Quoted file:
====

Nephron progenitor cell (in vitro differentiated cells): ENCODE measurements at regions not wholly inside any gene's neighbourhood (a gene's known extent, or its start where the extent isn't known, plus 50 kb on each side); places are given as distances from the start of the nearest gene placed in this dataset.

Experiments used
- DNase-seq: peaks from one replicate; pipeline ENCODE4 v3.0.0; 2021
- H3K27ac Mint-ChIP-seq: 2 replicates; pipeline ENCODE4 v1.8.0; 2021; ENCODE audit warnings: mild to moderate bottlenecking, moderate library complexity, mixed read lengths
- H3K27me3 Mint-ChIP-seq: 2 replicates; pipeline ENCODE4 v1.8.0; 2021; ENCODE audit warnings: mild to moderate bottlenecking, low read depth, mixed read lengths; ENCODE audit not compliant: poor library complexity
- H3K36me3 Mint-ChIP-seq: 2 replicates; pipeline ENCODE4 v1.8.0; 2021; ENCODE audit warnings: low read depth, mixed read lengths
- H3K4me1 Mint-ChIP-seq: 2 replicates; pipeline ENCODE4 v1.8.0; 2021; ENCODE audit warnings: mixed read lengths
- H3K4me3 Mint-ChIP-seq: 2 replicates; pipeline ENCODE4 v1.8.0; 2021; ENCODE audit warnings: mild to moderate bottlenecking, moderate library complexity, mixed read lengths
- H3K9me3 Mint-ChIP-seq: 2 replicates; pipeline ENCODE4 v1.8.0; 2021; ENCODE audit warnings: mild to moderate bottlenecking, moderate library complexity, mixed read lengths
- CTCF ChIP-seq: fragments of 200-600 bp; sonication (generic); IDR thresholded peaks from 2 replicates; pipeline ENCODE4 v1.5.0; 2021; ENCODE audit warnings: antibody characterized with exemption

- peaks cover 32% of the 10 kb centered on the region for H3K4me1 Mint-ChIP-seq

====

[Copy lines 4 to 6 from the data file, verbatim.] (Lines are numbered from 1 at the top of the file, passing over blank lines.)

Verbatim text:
- H3K27ac Mint-ChIP-seq: 2 replicates; pipeline ENCODE4 v1.8.0; 2021; ENCODE audit warnings: mild to moderate bottlenecking, moderate library complexity, mixed read lengths
- H3K27me3 Mint-ChIP-seq: 2 replicates; pipeline ENCODE4 v1.8.0; 2021; ENCODE audit warnings: mild to moderate bottlenecking, low read depth, mixed read lengths; ENCODE audit not compliant: poor library complexity
- H3K36me3 Mint-ChIP-seq: 2 replicates; pipeline ENCODE4 v1.8.0; 2021; ENCODE audit warnings: low read depth, mixed read lengths